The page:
Friday, February 4, 2011

Scandinavian family values

To follow up on my rant earlier in this week on "The downside" of women "opting out" of the paid workforce, this just caught my eye in the January 29th issue of The Economist:

A new paper, "The Nordic Way," submitted by Nordic governments to this week's World Economic Forum at Davos, hails Nordic citizens as "secular-rational" individualists, liberated by the state from any obligation to support elderly parents and given the freedom to work by cheap day care for all (in Sweden, more than 80% of two-year-olds attend preschool, often for six hours a day). Mr. Reinfeldt himself suggests that women do not just help the economy by working, they gain autonomy from men, arguing: "At the end of the day, you don't know if your marriage will last."

Mind you, Reinfeldt is Sweden's "center-right" prime minister, not a Marxist feminist, as you might tell from the celebration of "rational individualism" as the driver of gender parity and social harmony. Still. Can you imagine any politician being able to make such a statement in the United States today, without having the Beck-Palin-Fox machinery grind them into sausage?


Because a picture is worth a thousand words:


  1. And Norway recognizes some of the basic "work" of mothering -- the value of breast milk is figured into the GDP.

  2. Wow! How is that calculated?!

  3. Hey! Hadn't realized that you'd posted a follow-up question.


    The Economic Value of Breastfeeding in Australia
    by Smith, Ingham and Dunstone

    From middle of page 3 of the report (page 6 of the online document):

    :... By estimating the population of breastfeeding mothers, and deriving volumes of milk production from data on breastfeeding duration and average milk output, researchers estimated the total annual volume of Norway's human milk production. Using the market value of expressed breastmilk, the monetary value of national human milk production was also derived.”

    From bottom of page 6 of the report (page 10 of the online document):

    “Data on breastfeeding rates in 6 Norwegian counties at ages 3, 6, 9, and 12 months were used to extrapolate breastfeeding prevalence at each monthly interval. The population of infants living in 1992 is approximated from the national data on children born in 1991. Total national breastmilk production was valued at the price the main hospital in Oslo sold human milk to private persons or other hospitals, 344 Norwegian Kroner or US$50 per liter in 1992.”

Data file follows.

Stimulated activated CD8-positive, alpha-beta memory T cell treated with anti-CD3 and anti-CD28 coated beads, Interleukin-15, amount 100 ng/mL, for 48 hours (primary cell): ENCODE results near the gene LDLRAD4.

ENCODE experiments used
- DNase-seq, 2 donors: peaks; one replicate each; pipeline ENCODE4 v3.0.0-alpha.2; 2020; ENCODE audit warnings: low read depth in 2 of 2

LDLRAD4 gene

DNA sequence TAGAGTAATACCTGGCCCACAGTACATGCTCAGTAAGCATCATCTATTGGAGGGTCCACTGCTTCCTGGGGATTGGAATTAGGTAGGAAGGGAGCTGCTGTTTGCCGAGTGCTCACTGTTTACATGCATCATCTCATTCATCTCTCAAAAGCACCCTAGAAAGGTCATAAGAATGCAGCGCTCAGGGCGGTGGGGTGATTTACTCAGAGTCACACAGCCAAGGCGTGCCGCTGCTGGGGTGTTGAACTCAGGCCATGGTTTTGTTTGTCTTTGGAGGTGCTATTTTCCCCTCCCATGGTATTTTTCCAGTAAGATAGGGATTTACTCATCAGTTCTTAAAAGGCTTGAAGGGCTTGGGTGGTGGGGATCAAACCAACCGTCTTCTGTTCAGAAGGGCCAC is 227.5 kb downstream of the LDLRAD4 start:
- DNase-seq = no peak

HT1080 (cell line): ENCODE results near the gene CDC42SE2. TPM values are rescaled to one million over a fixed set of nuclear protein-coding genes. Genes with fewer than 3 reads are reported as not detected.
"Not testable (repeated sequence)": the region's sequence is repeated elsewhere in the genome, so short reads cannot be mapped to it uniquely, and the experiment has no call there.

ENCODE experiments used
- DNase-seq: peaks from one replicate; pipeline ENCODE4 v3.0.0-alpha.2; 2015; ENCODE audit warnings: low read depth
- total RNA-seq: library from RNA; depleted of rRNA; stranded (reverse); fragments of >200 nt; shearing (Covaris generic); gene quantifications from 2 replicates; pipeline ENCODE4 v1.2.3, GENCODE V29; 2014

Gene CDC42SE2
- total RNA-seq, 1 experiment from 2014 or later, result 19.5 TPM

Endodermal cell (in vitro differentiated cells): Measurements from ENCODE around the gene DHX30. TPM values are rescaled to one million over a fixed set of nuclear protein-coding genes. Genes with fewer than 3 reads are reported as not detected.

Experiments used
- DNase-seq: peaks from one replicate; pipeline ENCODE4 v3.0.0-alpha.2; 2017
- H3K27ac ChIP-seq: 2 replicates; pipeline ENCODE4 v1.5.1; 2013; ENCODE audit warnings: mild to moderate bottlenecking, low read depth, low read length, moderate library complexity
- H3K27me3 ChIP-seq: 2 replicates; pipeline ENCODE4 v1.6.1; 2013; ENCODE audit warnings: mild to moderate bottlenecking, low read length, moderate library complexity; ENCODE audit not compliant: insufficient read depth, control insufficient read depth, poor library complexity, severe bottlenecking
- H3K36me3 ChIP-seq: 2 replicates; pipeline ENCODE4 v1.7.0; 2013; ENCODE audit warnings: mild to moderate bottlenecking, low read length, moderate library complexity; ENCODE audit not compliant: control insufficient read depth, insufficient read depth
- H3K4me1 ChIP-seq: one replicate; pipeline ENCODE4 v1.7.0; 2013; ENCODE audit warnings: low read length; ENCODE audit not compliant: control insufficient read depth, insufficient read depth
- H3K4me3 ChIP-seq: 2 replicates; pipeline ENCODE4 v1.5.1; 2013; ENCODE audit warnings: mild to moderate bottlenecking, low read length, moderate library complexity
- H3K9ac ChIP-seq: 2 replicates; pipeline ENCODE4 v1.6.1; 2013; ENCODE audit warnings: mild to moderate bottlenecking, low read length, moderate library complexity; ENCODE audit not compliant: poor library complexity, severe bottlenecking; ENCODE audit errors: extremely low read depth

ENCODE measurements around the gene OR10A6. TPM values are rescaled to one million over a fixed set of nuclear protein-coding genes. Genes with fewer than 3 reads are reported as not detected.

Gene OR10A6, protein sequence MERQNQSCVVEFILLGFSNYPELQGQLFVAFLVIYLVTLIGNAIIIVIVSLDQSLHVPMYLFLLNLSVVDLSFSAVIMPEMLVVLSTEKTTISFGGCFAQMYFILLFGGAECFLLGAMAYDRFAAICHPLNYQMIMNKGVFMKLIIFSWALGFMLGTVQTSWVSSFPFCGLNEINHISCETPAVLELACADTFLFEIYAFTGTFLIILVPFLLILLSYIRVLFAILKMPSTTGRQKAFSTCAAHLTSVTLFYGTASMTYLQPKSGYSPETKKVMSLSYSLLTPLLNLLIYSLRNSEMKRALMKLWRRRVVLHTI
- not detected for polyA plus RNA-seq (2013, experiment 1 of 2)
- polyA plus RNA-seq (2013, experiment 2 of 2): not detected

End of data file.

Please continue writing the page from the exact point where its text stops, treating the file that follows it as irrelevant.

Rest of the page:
2005 Progress Report on Breastfeeding: 10 Years After Beijing

    "The lack of recognition of the economic value of breastfeeding reflects the lack of recognition by nations and the international community of women’s reproductive, caring, and nurturing work. This work, if counted, would contribute substantially to a nation’s GDP. Women’s production of human milk in Mali, if assigned the modest value of $1 US per litre, would equal 5% of the GDP. Human milk banks in Europe charge up to 60 Euros per litre. Only in Norway is women’s contribution to the food supply officially acknowledged."

    And this brings the point home ~


    Breastfeeding and the Measurement of Economic Progress

    A basic building block of the System of National Accounts 93 is an estimate of a nation's capital assets. These assets, of physical (‘man-made’) capital, and natural resources such as land, (along with, theoretically, human capital), produce a production and income flow. Increases in that income flow are measured as economic growth. The capacity of Australian women to breastfeed yields a potential annual flow of economic income.

    Breastfeeding is a skill that is largely culturally acquired. Our society's ability to sustain breastfeeding, and therefore to maintain current or potential production levels of breastmilk and its beneficial health ‘externalities’, depends on a supportive breastfeeding culture. This ‘culture’ or knowledge of breastfeeding, passed on from mother to mother, or through public education and institutional or organisational knowledge, is therefore a valuable economic asset. Whether this asset is used to its full capacity in nourishing children depends on whether institutional arrangements and cultural values or practice are fully supportive of breastfeeding."